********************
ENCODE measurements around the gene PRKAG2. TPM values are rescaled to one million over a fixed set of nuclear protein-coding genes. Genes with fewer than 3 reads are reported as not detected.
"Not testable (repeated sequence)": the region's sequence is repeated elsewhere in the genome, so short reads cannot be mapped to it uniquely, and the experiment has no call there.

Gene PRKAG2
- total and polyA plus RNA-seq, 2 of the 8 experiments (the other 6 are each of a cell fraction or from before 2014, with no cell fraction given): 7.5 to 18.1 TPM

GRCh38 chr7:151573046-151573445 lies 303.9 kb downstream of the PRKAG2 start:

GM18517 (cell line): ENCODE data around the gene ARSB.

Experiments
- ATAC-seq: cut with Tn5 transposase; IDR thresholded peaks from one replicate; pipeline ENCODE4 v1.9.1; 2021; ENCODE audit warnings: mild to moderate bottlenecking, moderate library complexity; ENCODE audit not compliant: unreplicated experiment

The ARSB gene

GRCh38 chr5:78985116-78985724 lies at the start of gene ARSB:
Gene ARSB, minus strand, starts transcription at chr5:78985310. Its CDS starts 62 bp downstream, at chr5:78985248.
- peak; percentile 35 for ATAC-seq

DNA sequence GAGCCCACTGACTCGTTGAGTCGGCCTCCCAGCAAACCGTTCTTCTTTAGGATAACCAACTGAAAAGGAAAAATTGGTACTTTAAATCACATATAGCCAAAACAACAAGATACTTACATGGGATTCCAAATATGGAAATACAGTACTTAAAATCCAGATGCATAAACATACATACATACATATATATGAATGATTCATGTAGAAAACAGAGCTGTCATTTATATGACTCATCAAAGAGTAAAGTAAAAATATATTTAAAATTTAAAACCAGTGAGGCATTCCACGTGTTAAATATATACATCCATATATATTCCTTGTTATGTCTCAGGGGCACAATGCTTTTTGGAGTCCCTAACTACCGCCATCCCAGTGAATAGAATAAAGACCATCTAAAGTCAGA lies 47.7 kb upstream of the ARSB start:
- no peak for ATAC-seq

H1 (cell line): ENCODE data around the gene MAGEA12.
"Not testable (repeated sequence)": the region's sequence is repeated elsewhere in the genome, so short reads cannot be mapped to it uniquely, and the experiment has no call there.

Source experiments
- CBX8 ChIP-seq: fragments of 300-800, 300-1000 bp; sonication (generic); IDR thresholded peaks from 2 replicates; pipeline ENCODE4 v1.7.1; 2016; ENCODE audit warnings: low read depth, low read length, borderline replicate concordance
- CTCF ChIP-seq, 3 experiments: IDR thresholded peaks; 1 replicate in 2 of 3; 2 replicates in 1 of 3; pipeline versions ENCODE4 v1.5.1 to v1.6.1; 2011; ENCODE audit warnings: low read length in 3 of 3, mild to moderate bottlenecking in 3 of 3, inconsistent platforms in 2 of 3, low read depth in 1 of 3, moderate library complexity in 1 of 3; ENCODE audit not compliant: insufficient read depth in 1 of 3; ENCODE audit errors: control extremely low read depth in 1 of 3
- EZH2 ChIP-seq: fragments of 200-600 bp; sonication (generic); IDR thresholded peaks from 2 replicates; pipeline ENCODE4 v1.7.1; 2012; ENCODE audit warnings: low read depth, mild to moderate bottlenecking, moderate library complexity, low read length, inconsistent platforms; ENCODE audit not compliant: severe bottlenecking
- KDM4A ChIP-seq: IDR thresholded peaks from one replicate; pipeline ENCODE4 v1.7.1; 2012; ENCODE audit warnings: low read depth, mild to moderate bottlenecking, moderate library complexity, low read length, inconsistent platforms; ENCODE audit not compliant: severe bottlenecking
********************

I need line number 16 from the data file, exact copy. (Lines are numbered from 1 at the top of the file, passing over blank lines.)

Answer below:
"Not testable (repeated sequence)": the region's sequence is repeated elsewhere in the genome, so short reads cannot be mapped to it uniquely, and the experiment has no call there.